The Associated Press once checked everything machines produced but now they put the majority of it on the wire directly.
Other companies will be check everything but decoupling machines from over zealous human chaperoning will be essential to take full advantage. It is what will make new entrant companies nimble; it is what will hold back established publishers. Machines produce more if checking doesn’t slow output.
How machines learn
Machines can learn language from large banks of expensively produced, comparable texts.
They translate between languages by comparing decades of EU and UN reports, expensively translated into multiple languages by humans. When asked to translate a sentence they scan these translations to find a close match or a few fragments they can add together.
Similarly, that newsbrands publish to the open web means machines can compare how publishers cover the same story. They learn alternative phrases, different approaches, narratives, tones and house styles.
It means they can be set to write with a particular skew: in support of a sports team or against a political party.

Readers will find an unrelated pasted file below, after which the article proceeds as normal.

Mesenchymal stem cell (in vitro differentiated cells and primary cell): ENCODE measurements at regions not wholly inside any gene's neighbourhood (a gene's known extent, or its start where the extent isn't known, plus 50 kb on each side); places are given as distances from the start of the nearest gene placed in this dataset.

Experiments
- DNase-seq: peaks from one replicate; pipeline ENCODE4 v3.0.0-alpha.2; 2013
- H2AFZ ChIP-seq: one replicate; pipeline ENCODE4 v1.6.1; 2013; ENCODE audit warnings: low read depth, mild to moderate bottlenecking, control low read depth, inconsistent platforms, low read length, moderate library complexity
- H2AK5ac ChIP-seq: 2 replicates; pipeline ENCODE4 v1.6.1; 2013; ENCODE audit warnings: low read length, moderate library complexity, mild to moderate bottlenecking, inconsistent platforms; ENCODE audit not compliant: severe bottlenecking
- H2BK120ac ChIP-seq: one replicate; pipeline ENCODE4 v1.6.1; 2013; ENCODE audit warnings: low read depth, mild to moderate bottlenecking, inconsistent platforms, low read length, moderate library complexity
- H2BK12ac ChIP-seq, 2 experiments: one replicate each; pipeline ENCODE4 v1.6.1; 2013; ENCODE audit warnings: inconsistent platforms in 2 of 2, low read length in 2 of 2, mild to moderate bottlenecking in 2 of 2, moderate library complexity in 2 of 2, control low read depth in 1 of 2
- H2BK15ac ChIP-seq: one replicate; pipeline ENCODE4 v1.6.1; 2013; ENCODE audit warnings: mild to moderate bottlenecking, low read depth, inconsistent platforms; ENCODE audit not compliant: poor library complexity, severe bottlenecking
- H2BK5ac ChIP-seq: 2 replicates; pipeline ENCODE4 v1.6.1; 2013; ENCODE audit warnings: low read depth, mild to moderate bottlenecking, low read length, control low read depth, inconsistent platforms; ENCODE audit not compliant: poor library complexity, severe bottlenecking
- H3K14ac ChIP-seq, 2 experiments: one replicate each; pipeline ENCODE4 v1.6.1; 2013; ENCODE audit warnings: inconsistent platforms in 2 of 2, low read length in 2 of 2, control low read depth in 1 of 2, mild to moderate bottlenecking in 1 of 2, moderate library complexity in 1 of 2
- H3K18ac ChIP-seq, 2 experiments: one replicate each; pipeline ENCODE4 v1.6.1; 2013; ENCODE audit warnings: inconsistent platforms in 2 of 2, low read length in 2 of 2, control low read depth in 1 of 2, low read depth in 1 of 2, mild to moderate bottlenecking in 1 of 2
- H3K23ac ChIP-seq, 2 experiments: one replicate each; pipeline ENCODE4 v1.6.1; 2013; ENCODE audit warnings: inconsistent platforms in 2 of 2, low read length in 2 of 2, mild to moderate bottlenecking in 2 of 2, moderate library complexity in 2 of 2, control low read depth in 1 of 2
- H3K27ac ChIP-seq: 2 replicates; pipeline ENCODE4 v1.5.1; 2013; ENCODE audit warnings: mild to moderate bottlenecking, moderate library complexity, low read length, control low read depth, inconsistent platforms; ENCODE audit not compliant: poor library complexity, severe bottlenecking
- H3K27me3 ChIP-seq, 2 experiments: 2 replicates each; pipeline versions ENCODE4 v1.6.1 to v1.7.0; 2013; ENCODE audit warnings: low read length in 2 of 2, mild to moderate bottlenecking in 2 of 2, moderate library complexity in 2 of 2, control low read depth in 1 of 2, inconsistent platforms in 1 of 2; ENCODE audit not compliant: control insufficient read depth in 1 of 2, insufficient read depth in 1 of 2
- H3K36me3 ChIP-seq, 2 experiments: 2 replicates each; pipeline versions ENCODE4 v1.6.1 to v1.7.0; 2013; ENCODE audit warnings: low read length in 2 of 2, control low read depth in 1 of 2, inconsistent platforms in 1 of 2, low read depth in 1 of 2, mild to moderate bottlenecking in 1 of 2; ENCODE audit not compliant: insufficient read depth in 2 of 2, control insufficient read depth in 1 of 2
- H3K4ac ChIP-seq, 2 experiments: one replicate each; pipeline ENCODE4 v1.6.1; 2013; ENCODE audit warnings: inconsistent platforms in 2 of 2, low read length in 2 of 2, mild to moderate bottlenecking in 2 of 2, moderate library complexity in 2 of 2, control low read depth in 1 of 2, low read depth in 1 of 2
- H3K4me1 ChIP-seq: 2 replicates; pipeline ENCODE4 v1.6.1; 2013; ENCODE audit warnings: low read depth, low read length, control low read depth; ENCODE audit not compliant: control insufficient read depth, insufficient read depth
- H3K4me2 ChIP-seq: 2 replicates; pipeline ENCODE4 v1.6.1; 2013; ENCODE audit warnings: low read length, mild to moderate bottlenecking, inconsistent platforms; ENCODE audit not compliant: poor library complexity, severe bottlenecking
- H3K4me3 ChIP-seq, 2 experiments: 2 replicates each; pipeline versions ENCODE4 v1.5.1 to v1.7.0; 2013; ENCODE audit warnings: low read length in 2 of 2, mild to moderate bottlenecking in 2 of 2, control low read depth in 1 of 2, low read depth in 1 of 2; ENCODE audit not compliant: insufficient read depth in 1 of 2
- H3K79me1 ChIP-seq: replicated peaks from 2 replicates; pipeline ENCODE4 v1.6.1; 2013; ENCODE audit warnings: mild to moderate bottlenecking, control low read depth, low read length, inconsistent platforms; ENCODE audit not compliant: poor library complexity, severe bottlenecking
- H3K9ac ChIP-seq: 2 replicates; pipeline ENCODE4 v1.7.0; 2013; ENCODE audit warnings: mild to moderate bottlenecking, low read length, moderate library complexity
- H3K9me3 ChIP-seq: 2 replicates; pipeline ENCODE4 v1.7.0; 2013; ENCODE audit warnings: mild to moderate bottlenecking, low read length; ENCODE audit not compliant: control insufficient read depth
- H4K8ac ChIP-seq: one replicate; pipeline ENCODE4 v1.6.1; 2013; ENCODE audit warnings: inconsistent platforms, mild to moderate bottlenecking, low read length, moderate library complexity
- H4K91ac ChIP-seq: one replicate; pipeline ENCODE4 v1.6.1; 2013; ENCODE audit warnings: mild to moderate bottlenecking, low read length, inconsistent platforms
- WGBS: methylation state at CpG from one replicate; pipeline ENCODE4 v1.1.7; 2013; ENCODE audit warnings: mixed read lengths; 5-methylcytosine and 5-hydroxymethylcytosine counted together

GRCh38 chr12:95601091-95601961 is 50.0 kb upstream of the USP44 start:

They can learn in an unsupervised way. They can absorb captions under hundreds of pictures and so describe what is in a new picture. They can test their understanding of stories against summaries like those CNN and MailOnline use in articles. They can learn in dynamic environments, reacting to events around them. They don’t always need a human to slowly feed them knowledge.
This rich back-catalogue of digitised articles is also a source of facts to draw on. Machines have powerful memories. Fact checking is fast.
Paul Pierotti, MD of Accenture Digital says:
“This technology is being used in healthcare firstly because of its ability to digest vast amounts of textbook knowledge and new research; secondly because it can diagnose what it sees in pictures or in patient data; thirdly, it can use language to report the diagnosis along with supporting evidence and recommendations. The reasoning and language will evolve to feel human. If the healthcare industry can harness that potential so too can news companies.”
Machines are adept at investigating data sets. Publishers have set them to tax records, homicide data, meteorological reports and more – looking for patterns and describing them. They’re thorough, not prone to error and they’re fast.
The LA Times uses robo-journalism to break news about earthquakes because machines can analyse geological survey data faster than a human. It takes under five minutes to spot a story and get it online.